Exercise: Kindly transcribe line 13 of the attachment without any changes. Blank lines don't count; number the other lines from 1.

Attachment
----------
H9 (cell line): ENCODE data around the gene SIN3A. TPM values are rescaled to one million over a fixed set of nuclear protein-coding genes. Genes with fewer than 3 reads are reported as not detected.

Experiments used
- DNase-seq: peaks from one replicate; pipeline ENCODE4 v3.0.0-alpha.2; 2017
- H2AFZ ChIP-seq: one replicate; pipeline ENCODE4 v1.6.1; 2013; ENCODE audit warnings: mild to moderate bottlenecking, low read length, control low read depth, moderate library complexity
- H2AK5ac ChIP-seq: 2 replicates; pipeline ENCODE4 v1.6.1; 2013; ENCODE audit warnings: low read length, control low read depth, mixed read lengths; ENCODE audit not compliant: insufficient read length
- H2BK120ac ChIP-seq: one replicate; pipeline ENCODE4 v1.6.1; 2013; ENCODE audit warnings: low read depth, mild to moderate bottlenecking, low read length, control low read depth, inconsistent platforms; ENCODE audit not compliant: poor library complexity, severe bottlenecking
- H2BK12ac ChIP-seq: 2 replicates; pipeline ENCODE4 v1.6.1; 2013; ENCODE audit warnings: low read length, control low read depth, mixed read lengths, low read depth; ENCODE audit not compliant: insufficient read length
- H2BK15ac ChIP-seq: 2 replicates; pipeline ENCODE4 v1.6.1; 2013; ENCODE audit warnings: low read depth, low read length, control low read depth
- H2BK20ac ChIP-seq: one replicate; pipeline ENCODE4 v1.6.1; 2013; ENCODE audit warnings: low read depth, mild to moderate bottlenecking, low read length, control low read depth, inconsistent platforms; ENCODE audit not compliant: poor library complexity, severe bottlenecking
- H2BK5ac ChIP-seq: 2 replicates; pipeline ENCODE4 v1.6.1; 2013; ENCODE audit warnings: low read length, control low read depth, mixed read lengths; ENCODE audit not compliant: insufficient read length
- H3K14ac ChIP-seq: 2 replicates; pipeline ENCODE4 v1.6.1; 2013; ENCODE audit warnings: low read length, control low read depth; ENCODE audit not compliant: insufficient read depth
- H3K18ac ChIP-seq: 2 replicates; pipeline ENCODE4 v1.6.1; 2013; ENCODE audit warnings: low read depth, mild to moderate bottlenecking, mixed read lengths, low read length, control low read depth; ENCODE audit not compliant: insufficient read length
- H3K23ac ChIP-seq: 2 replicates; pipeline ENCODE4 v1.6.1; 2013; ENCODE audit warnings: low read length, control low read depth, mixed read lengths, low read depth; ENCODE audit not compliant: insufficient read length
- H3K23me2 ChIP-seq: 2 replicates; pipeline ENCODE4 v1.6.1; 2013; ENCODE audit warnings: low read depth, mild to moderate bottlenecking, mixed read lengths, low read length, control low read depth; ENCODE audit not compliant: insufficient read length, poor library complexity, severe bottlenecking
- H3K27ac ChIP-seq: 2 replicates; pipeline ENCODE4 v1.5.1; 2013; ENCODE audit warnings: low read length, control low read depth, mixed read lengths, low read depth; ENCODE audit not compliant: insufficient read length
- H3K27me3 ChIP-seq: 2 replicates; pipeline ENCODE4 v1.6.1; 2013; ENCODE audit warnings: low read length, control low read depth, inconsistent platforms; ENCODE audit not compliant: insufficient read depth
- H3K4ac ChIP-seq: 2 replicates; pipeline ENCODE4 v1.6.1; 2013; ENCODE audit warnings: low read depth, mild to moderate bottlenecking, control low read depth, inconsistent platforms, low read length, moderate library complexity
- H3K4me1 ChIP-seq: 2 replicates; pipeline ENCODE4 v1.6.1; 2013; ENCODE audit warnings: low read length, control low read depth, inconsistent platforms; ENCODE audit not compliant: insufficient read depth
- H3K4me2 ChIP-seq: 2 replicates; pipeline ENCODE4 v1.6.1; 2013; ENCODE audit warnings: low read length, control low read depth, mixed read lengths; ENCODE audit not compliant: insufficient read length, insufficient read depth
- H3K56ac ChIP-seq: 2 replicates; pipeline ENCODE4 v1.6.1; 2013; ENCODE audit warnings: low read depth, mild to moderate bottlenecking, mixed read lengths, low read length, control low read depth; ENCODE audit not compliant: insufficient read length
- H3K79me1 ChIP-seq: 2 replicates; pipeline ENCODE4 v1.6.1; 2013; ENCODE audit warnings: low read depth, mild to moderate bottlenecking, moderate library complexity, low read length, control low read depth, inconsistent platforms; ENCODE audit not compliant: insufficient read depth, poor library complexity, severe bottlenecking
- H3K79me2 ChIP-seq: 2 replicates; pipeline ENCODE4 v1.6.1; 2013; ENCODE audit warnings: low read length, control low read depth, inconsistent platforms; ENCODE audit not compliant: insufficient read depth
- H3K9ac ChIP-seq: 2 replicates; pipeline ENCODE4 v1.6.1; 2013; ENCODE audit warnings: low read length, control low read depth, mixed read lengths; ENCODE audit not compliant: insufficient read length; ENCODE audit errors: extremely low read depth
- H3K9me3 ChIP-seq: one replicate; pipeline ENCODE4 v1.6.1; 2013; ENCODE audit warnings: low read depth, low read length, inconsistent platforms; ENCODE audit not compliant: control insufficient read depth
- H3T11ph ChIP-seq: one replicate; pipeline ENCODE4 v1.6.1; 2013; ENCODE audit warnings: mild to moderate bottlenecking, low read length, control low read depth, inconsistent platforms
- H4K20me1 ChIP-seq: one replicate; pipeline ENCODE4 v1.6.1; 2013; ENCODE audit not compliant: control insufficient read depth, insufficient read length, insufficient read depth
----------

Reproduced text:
- H3K23ac ChIP-seq: 2 replicates; pipeline ENCODE4 v1.6.1; 2013; ENCODE audit warnings: low read length, control low read depth, mixed read lengths, low read depth; ENCODE audit not compliant: insufficient read length